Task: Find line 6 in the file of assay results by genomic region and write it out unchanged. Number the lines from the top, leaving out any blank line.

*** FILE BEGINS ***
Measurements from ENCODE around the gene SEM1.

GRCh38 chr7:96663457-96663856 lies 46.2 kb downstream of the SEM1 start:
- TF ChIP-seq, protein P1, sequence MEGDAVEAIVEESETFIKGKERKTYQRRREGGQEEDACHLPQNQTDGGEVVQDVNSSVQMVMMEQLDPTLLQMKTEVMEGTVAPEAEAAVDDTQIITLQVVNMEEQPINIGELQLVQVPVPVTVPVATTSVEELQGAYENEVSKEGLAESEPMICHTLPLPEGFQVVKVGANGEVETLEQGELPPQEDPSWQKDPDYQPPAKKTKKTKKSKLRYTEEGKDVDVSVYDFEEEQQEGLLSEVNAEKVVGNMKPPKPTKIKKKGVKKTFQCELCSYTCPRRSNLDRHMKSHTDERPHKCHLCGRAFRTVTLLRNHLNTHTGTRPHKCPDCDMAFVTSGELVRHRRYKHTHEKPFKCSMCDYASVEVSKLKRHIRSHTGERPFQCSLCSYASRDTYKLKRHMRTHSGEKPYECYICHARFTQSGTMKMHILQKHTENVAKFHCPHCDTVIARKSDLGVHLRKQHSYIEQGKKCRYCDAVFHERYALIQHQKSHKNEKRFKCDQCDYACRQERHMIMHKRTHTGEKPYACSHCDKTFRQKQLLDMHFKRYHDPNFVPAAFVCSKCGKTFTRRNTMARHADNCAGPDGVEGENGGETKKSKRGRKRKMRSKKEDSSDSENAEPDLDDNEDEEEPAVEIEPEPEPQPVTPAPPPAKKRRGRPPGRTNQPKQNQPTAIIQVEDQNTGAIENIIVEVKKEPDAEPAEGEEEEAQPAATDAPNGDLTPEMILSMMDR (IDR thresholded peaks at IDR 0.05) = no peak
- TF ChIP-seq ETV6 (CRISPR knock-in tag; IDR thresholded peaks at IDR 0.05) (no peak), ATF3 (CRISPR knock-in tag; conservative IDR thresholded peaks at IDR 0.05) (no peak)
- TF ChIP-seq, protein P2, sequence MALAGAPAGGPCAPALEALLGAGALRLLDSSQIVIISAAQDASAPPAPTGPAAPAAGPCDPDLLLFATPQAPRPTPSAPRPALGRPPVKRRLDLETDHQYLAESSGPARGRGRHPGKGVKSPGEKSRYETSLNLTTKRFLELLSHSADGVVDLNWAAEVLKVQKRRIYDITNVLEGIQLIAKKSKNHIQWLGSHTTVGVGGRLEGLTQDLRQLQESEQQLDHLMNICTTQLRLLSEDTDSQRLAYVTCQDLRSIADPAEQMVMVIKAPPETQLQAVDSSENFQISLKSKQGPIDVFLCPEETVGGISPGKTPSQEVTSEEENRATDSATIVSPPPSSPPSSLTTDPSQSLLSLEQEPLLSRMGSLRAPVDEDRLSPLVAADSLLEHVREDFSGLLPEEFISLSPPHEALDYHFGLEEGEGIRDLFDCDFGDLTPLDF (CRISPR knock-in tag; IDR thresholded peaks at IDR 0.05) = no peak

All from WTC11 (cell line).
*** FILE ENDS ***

All from WTC11 (cell line).